But the man is huge, with a sizable beard and bald dome (he’s listed at 6-9, 330 pounds, and looks like you could fit two Amon-Ra St. Browns in him.). Nonetheless, he has spent the last six years just trying to get his first NFL start.
The road wasn’t easy. He went undrafted out of college. Nobody wanted him. He signed as a free agent with the Cowboys back in 2017, but was waived. It was the first of so many pink slips, he’s lost track.
Dallas. New England. Denver. Houston. Detroit. Detroit again. Let’s just say Dan Skipper has been cut more times than a boring professor’s philosophy class.
“I’ve had like 20 NFL contracts,” he said Sunday. “They’re not worth the paper they’re printed on.”
He has even been released multiple times by the Lions, which is enough to crush any normal man’s self-esteem.
But Skipper kept plugging away. Coming back. Signing another deal. And last week, when Jonah Jackson was ruled out with an injury, Campbell pulled Skipper aside and told him he was going to start him at left guard, a position Skipper, a natural tackle, hadn’t really played since his freshman year at Arkansas.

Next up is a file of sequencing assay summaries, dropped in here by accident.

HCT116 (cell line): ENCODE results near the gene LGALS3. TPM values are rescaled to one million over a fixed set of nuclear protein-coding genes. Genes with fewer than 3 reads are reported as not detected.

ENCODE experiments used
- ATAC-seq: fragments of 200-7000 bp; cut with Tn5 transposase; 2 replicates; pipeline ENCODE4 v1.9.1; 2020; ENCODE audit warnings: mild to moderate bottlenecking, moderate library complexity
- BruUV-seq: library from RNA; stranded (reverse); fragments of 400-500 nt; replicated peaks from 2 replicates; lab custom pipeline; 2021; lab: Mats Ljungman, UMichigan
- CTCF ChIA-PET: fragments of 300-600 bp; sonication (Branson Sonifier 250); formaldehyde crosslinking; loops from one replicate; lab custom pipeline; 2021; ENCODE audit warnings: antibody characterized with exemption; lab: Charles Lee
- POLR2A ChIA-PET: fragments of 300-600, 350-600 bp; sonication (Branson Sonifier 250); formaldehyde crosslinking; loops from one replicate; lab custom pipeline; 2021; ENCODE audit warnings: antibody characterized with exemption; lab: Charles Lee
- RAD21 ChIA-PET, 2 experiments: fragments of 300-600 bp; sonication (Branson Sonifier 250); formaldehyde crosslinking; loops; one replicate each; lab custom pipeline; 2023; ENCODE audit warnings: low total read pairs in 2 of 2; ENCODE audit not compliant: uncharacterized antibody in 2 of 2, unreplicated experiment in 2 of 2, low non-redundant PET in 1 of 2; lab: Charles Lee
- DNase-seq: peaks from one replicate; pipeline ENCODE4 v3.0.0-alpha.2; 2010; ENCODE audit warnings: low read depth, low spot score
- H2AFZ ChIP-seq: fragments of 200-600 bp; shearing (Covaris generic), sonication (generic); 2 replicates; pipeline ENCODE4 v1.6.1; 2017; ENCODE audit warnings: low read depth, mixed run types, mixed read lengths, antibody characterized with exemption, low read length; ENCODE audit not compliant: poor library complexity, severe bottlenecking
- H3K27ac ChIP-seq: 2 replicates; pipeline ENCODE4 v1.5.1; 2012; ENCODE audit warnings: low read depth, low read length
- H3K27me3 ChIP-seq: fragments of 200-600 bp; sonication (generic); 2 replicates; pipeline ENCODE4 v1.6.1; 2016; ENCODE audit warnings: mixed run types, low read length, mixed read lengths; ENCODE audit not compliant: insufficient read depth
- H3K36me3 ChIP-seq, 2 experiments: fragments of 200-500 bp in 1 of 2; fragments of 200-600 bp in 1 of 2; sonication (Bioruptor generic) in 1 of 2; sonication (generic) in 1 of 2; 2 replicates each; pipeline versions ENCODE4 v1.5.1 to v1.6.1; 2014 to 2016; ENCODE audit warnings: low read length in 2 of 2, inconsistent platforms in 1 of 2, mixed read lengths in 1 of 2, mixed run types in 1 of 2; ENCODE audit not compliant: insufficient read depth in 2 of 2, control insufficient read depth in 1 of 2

But there he was Sunday, with his wife and twin boys in the stands, finally getting an NFL start.
‘It kind of makes everything all worth it’
And not just a start. A finish. A winning finish. Skipper’s work was part of a terrific performance by a makeshift offensive line that produced 191 yards rushing, another 234 yards passing, and four touchdowns. Campbell singled Skipper out in his postgame remarks as one of the notable players of the game.
But it was a few minutes later that Skipper made his biggest impression of all. He showed up in the press room and, after a moment’s confusion — what am I doing here? — he made his way to the podium.